Weather creates lagging start for Mid-Atlantic produce - The Packer

Weather creates lagging start for Mid-Atlantic produce

06/06/2014 10:50:00 AM
Jim Offner

The season, for conventional and organic berries, will run around 16 weeks, depending on various factors, Von Rohr said.

“We have large organic grower also out of New Jersey who will be starting at the same time,” he said.

It is shaping up to be a full crop for blueberries, Von Rohr said.

As far as Sunny Valley’s peaches and nectarines, the deal should get underway around July 7, Von Rohr said.

“We had a cold winter, plenty of chill hours, plenty of moisture and no real damage that occurred like the South had,” he said. “Everything looks good for New Jersey for yellow peaches, white peaches or nectarines.”

Steve Balderston of Colora, Md.-based Colora Orchards, which grows and ships apples and peaches, said the crops were looking good.

“Unless temperatures really go into the 50s or 60s every night, we’ll probably be on a normal schedule,” he said.

Vegetable crops in Virginia could be seven to 10 days later than last year, said Russell Brown, salesman with Oak Grove, Va.-based Parker Farms, which has cucumbers, squash, sweet corn and some specialty crops, including asparagus.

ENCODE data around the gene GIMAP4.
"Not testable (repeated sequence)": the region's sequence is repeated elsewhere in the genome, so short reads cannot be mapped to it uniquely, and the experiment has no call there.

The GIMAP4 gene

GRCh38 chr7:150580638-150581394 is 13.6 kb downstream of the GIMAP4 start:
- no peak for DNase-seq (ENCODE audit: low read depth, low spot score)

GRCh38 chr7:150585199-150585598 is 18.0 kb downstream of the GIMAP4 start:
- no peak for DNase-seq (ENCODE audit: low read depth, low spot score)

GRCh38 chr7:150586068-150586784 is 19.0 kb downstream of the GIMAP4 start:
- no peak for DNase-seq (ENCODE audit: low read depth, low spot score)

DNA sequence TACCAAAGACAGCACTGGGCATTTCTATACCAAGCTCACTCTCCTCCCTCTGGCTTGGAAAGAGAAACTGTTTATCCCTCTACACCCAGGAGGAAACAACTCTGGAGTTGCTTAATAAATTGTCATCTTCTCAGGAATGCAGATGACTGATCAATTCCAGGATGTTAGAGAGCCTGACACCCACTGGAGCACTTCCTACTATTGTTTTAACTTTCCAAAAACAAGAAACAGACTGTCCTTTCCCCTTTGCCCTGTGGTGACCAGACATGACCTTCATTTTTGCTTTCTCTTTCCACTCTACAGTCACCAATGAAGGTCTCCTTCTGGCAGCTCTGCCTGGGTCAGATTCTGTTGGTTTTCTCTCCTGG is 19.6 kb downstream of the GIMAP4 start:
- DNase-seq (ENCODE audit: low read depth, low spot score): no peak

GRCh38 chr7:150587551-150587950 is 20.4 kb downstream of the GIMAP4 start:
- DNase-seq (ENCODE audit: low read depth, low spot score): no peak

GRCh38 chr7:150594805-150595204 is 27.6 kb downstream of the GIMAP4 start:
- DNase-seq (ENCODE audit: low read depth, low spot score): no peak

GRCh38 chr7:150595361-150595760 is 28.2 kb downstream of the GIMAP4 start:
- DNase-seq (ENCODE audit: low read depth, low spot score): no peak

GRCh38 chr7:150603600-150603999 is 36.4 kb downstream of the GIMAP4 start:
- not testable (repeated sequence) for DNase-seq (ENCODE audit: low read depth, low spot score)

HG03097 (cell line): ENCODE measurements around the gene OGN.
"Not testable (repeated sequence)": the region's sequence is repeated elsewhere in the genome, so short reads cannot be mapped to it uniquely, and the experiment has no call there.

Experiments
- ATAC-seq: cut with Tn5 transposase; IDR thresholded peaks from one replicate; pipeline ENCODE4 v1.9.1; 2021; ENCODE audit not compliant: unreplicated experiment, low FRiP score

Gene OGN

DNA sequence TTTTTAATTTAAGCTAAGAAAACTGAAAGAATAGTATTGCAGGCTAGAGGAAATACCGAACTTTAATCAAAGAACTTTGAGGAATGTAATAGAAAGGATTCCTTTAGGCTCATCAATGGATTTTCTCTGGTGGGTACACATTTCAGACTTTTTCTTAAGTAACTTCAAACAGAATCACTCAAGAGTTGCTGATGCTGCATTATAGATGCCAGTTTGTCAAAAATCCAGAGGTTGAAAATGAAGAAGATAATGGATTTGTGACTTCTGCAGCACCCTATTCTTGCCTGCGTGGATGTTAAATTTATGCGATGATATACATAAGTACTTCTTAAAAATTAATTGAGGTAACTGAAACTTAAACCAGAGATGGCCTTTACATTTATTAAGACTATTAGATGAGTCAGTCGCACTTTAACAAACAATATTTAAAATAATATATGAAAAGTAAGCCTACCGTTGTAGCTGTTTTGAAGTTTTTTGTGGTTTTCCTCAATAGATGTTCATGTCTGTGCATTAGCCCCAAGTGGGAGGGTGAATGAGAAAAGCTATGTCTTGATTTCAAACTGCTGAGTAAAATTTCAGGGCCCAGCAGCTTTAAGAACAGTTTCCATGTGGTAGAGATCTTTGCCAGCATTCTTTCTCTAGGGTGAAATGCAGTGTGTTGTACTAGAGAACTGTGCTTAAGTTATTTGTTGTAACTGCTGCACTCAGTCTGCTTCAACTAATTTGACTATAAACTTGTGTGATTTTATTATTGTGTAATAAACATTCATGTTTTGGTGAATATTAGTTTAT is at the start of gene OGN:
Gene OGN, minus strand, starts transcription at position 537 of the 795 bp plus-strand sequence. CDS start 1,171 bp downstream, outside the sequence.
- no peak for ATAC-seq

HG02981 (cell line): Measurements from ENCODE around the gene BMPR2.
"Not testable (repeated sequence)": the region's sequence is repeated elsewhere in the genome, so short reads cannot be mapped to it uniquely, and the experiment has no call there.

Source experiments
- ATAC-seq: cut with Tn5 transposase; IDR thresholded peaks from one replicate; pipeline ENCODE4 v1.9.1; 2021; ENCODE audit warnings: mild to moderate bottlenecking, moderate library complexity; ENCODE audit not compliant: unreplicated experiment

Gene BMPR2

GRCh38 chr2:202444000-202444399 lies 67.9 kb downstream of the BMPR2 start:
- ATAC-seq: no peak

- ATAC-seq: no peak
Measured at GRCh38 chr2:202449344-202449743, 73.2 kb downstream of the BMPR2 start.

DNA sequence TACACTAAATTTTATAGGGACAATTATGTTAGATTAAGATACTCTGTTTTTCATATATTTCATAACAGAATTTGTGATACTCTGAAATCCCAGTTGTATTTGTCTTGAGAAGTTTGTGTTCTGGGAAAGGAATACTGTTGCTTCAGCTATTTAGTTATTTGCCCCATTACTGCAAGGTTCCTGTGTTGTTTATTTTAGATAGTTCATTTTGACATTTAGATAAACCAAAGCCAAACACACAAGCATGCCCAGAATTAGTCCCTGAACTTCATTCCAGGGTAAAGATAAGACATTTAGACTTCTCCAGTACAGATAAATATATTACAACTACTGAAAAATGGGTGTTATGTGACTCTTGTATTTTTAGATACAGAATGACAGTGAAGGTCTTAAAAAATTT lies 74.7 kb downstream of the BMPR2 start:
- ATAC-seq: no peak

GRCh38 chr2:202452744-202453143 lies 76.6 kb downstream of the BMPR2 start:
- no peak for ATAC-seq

“If they’re anything like the Georgia crops, they’re going to start on the weak side but come in with some good volume right after the Fourth of July,” he said.

Calvert Cullen, owner of Cheriton, Va.-based Northampton Growers Produce Sales, said he was running anywhere between five days to a week later than normal.

“Right now, we’re looking at starting probably June 6 with beans, cabbage and squash,” he said.

 

Delaware deal

Fifer Orchards in Wyoming, Del., was about halfway through its asparagus deal in the third week of May, said Curt Fifer, sales director.

“We’ve started into some strong strawberry volume and will for the next three weeks,” he said. “The crop’s better than last year. There seems to be a lot of interest.”

Potato grower Lazy Boy Farms in Middletown, Del., anticipates a mid-July start for its round whites, reds and yellows, said Ken Wicks, president.

“We have cabbage, too, and it’s coming along,” Wicks said.

Ed Kee, Delaware secretary of agriculture, said the weather finally broke for the better in late April.

“It was a brutally tough winter, but in the last month or so the weather kind of straightened out,” Kee said.



Comments (0) Leave a comment 

Name
e-Mail (required)
Location

Comment:

characters left

Feedback Form
Leads to Insight